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Discussion Starter #1
After almost 3 years, I finally have an opportunity to test ride a Versys this weekend with the hope of purchasing one (left-over ’09). I’ve done a lot of reading and one thing that really jumps out is an almost universal complaint about the seat slanting towards the gas tank. I had a Honda NT650GT that did the same thing and was cured w/ a Corbin Gunfighter saddle – made it much more enjoyable to ride. One thing I want to eliminate from the equation is a shock preload set too high. I had a BMW R100RS that I constantly slid forward on until I set the shocks down a notch.

I looked at a factory service manual and was surprised that for a 150# rider calls for a setting in the 5th of 7 positions or 3rd from the stiffest. I only weigh 140# and guessed I would want something much softer and less than the 4th or median. Have any of you who weigh at or less than 150# measured the rear sag and adjusted it to the proper amount and, if so, what position do you use? I'd like to adjust the spring before my test ride since it was probably be very short.

I run my W650 in the next to lightest position, ditto for my KLR650, both seem fine and I corner fairly hard with both.

JH in OH

“Spring Preload Adjustment •Using the hook wrench [A], turn the adjusting nut to adjust the spring preload.
Owner’s Tool - Hook Wrench, R37.5: 92110-1144
○The standard adjuster setting for average-build rider of 68 kg (150 Ib) with no passenger and no accessories is 5th position.”
 

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Well, sounds like you did your homework and looks like you'll get a good deal IF you purchase. But the longer you hold off the longer you miss out.:goodluck:
 

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I weight 198 and ran the stock shock at the lowest preload setting and it was still too stiff. Put an Elka on it and what a difference!!
 

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Discussion Starter #5 (Edited)
 

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There's a simple mod to raise the seat's front mount... At 200 lbs, I'm at near maximum sag at preload #3 (10 clicks out rebound), which offers just enough support to prevent bottoming out in the rough stuff.

Were you at that Roger Waters concert?
 

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Discussion Starter #7 (Edited)
As weird as it sounds, I have no idea how that got posted. I'm a big Doyle Bramhall II fan and was listening to it while writing a response to Bad-Tat regarding the Elka shock. Tried to preview what I had written, but it wouldn't load. So I backed up and thankfully what had been written was still there - so I hit "Submit Reply". But instead of my questions about the Elka - there was the YouTube video! I didn't even notice it was posted by me until after reading your post????? Thanks to you and everyone else who responded to my question. Hopefully, if the stock shock out of the crate is cranked up, I can get the dealer to soften it before my test ride.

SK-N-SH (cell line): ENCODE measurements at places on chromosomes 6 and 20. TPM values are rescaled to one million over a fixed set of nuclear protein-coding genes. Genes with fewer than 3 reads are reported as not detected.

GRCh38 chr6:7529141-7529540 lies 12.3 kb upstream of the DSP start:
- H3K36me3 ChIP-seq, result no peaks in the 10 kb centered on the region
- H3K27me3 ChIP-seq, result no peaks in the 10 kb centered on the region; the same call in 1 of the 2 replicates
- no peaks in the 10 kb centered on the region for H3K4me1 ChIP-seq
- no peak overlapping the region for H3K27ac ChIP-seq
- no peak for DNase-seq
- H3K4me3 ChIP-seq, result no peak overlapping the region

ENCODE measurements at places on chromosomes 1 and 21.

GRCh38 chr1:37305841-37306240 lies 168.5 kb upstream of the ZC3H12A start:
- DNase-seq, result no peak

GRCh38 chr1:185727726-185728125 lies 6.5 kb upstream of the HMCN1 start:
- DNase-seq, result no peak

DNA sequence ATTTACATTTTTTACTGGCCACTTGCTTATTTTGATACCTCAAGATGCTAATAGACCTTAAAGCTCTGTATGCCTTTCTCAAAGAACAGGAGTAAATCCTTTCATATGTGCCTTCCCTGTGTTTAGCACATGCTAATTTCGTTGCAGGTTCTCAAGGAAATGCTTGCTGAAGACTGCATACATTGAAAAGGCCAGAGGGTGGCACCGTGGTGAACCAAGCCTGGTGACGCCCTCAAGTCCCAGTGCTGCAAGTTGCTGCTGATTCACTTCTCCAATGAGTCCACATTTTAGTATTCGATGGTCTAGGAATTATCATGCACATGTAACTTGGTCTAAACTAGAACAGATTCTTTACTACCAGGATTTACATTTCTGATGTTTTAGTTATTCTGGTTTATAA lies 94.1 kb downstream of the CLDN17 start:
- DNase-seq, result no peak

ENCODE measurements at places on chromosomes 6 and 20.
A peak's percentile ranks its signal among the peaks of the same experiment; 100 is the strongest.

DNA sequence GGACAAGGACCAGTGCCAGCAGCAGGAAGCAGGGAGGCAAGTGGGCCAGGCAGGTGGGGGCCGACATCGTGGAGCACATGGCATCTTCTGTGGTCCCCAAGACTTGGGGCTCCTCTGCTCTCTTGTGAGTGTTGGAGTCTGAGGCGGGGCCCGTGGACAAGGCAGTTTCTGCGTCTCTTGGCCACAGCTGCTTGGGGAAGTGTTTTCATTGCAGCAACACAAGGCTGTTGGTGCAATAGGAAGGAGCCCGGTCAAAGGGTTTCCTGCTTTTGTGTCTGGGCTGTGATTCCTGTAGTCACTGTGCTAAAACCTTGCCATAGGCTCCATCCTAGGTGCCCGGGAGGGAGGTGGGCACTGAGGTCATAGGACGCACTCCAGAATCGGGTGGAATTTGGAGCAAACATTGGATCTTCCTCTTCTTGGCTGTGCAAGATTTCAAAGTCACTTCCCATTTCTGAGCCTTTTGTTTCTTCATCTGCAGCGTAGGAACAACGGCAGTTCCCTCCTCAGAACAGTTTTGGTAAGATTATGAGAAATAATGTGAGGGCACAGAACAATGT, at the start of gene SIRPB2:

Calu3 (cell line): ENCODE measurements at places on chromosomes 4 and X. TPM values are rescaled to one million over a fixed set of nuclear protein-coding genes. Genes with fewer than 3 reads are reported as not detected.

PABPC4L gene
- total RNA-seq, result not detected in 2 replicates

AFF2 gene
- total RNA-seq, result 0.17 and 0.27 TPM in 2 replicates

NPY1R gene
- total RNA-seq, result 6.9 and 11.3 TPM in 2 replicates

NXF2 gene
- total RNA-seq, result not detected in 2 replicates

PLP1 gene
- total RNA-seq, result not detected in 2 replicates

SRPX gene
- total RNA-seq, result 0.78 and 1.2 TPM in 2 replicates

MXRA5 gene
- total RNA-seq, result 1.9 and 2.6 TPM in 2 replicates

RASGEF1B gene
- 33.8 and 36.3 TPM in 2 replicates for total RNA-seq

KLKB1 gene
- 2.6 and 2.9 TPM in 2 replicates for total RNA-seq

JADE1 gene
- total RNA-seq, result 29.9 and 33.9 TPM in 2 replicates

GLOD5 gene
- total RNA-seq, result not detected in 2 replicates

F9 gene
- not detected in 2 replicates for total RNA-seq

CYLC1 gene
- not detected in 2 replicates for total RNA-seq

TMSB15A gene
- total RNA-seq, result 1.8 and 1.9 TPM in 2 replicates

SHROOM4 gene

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I looked at a factory service manual and was surprised that for a 150# rider calls for a setting in the 5th of 7 positions or 3rd from the stiffest. I only weigh 140# and guessed I would want something much softer and less than the 4th or median. Have any of you who weigh at or less than 150# measured the rear sag and adjusted it to the proper amount and, if so, what position do you use? I'd like to adjust the spring before my test ride since it was probably be very short.

i think the factory manual is off on this one.

i have mine set at the least preload with just a bit of rebound and its better than their suggested settings but the bottom line is its the wrong spring rate for a one up 150lb'er. i havent had the bike that long yet so im waiting to see if it will settle in a bit more but i think a dual rate set up or at least going down a few lbs from whatever stock is will make a huge differance.

fwiw, new springs are generally stiff and usually out of spec, they later ease into their specified range, aka "spring rate" then slowly decline from there. also, not all springs of a given lot are exactly the same. theres a bit of art in the process between the heat treating, base material, and forming that can lead to differing results.

best of luck on your ride :thumb:
 

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I purchased "Sportbike Suspension Tuning" by Andrew Trevitt and found it to be an excellent reference for anyone who has questions about how to properly set up your bike. He has tons of experience setting up race bikes. Guaranteed to answer, in detail, any suspension question you might have.

Suspension setup, IMHO is the MOST misunderstood, MIS-advised topic on this and ALL motorcycle forums. No doubt there are a few who post up and DO know what's right and wrong, but how do you sort them out?? Karma, post count? feels good? To get it right, you need to understand the fundamental theories and get solid scientific answers in order to get your bike running right.

$15 give or take, on Amazon. Cheap at twice the price.

V-Zee
 

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I purchased "Sportbike Suspension Tuning" by Andrew Trevitt and found it to be an excellent reference for anyone who has questions about how to properly set up your bike. He has tons of experience setting up race bikes. Guaranteed to answer, in detail, any suspension question you might have.

good point -

its not bike specific but i like "Chassis Engineering" by Adams too.
 
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